Action on Legislation

Financial Modernization

The House Banking Committee is scheduled to vote Tuesday on financial reform legislation.

Committee members have been negotiating this week with Rep. Jim Leach, R-Iowa, to come up with a compromise bill. No prevote agreement is expected to be worked out, however, on such contentious issues as whether to allow mergers between banks and commercial firms and how much power states should have to regulate bank insurance sales.

Treasury Secretary Robert E. Rubin outlined the Clinton administration's reform plan May 21 and proposed two options for mixing banking and commerce. One would let banks own a limited amount of nonfinancial businesses, though they would be prohibited from buying commercial firms with assets totaling more than $750 million. The other option would preserve the current system, which lets commercial firms enter banking only by owning a single thrift.Interstate Branching

The House on May 22 approved a bill that would make it easier for state- chartered banks to branch across state lines.

The bill, sponsored by Rep. Marge Roukema, R-N.J., would let state banks exercise powers allowed by their home state regulators when they branch into other states. However, these activities would be limited to those also permitted to national banks.

Senate Banking Committee Chairman Alfonse M. D'Amato said he wants to move the legislation to the Senate floor quickly. But Sen. Paul Sarbanes, D-Md., has blocked a vote. The banking committee's top Democrat has complained that the bill doesn't give state officials enough say over banking activities within their own borders.

The legislation is supported by the Conference of State Bank Supervisors, which argues that because the Riegle-Neal interstate branching law took full effect June 1 state banks will increasingly switch to national charters to avoid the hassle of conflicting state laws. New Legistation Limited-Purpose Banks

Rep. Mike Castle, R-Del., has introduced legislation to give new powers to limited-purpose banks, such as selling corporate credit cards and marketing via the Internet. The banks would also be able to cross-market products with their corporate parents, borrow from the Federal Reserve on the same basis as commercial banks, and acquire undercapitalized depository institutions.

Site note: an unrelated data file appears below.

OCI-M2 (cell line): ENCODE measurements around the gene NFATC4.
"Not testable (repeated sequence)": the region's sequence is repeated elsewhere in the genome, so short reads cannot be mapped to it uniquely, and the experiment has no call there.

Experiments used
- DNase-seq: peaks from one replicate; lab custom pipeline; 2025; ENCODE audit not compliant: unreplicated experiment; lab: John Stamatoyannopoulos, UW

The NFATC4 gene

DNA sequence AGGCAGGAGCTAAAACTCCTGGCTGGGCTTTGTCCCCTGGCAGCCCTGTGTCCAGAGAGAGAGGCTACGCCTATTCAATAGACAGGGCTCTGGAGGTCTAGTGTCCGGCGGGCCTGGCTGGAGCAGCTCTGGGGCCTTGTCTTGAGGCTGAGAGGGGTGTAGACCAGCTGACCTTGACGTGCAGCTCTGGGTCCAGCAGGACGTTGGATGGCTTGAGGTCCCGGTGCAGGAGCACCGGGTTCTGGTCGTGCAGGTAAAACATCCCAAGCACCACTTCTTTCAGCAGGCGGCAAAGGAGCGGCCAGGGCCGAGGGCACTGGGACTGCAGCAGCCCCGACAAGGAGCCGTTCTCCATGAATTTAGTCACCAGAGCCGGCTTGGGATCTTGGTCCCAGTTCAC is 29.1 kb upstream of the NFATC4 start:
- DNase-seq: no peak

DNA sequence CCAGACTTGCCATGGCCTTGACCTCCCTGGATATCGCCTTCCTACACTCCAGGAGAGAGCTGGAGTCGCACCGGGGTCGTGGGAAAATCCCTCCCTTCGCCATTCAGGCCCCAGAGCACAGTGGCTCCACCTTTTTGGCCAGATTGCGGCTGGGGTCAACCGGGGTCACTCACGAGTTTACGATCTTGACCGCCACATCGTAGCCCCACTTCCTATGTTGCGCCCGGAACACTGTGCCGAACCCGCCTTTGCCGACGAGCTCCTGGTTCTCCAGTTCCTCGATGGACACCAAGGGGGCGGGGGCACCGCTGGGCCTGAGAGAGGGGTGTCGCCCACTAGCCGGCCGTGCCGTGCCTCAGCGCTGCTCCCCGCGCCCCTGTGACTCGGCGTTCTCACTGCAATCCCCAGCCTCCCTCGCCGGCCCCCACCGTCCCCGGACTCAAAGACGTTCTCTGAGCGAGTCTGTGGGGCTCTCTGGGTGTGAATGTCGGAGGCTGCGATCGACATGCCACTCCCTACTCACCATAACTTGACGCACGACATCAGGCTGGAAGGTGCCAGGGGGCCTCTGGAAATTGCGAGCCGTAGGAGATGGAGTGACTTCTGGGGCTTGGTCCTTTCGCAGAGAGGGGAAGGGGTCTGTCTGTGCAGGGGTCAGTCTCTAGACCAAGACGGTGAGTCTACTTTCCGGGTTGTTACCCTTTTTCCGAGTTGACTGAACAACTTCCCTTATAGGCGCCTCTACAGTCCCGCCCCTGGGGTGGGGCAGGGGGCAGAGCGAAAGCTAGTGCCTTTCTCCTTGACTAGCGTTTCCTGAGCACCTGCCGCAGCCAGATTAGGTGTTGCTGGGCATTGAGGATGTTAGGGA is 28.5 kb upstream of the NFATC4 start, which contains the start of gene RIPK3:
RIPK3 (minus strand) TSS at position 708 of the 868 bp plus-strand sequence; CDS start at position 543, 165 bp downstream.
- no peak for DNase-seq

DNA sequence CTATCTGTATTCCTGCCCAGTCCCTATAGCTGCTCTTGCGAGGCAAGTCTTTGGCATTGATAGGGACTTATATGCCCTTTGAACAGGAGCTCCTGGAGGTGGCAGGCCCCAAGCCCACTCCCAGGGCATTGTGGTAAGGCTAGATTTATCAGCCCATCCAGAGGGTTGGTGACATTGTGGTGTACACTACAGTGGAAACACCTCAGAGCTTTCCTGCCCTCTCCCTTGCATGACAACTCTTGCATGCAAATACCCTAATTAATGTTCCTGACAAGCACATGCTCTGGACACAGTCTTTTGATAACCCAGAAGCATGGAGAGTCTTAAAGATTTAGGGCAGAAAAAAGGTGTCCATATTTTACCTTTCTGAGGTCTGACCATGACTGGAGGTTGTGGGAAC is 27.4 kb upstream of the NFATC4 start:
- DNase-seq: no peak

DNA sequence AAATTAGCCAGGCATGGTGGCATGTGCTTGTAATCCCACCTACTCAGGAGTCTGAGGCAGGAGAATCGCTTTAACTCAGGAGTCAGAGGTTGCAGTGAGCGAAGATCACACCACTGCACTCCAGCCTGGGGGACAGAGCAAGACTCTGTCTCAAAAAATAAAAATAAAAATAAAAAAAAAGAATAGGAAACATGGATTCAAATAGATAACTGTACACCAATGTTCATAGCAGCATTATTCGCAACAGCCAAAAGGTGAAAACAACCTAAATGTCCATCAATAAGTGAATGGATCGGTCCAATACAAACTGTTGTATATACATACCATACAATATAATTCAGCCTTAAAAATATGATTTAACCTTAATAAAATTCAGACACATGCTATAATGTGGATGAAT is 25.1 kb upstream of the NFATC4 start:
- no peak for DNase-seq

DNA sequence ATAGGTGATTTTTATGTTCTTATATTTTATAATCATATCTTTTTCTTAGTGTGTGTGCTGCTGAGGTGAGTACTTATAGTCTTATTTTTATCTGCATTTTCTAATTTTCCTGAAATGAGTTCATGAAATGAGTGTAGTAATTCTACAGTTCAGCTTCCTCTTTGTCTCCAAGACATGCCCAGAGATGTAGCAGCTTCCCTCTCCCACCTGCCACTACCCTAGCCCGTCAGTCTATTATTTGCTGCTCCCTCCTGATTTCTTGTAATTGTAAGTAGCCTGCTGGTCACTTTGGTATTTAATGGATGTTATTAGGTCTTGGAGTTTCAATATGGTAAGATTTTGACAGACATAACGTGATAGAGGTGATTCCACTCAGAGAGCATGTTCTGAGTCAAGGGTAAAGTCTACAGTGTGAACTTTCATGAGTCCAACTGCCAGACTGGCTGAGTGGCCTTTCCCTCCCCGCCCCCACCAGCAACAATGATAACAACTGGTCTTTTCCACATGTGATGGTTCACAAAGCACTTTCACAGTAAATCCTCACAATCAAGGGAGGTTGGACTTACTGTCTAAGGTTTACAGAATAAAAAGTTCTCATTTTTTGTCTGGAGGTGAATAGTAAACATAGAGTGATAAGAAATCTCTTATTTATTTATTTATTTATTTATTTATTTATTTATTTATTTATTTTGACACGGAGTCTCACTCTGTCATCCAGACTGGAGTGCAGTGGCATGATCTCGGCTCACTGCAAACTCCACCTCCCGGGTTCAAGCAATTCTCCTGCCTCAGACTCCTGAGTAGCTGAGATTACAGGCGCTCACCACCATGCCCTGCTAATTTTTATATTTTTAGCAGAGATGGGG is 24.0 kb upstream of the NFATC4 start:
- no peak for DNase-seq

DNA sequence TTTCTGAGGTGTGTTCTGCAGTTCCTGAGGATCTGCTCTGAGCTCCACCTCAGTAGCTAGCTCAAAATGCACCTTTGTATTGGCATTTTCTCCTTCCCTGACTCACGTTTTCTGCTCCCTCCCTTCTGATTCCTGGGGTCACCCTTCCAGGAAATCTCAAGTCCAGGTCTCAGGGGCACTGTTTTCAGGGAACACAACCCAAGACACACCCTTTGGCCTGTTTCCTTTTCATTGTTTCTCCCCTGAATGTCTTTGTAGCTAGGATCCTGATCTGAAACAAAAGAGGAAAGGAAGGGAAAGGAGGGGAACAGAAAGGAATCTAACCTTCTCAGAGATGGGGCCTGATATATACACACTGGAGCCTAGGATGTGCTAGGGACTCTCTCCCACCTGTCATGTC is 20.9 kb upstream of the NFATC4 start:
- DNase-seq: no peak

Rep. Castle is pushing to tack his proposal to the larger financial modernization legislation. Pending Legislation

ATM Fees

Sen. D'Amato was expected Wednesday to introduce legislation prohibiting banks from charging noncustomers for using the banks' ATMs. The GAO reported that the number of banks charging the fees increased more than 300% in 1996.

Rep. Bernard Sanders, Independent-Vt., introduced legislation Feb. 13 to prohibit ATM surcharges. Banks would be forced to post surcharge fees on ATM screens and give customers the option of canceling a transaction under a bill introduced by Rep. Roukema.Reverse Mortgages

The Senate approved legislation April 25 that would let the Department of Housing and Urban Development prohibit "excessive" fees on reverse mortgages.

Sen. D'Amato, who sponsored the bill, said the legislation would prevent "scam artists" from charging senior citizens for information on reverse mortgages that HUD provides for free.

If the bill is enacted, HUD Secretary Andrew Cuomo has said, lenders that do business with lawbreakers will be banned from all agency programs.

Similar legislation has been introduced in the House by Rep. Rick Lazio, R-N.Y.

Reverse mortgages are available through a federally guaranteed program that lets people 62 or older get payments based on the equity in their homes.Private Mortgage Insurance

Senate Banking Committee members are trying to reach a deal on legislation that would automatically cancel private mortgage insurance.

Sen. D'Amato called off his panel's March 17 vote on his legislation after Sen. Lauch Faircloth, R-N.C., and other committee Republicans told him they wouldn't support it. Currently his plan would require lenders to cancel mortgage insurance automatically when equity in a home reaches 20%.

Under a House bill passed April 16, insurance would be canceled when a borrower's equity in a home reaches 25%. The bill, introduced by Rep. James V. Hansen, R-Utah, also would require lenders to make annual disclosures showing how much a borrower would have to pay on the loan to avoid mortgage insurance.

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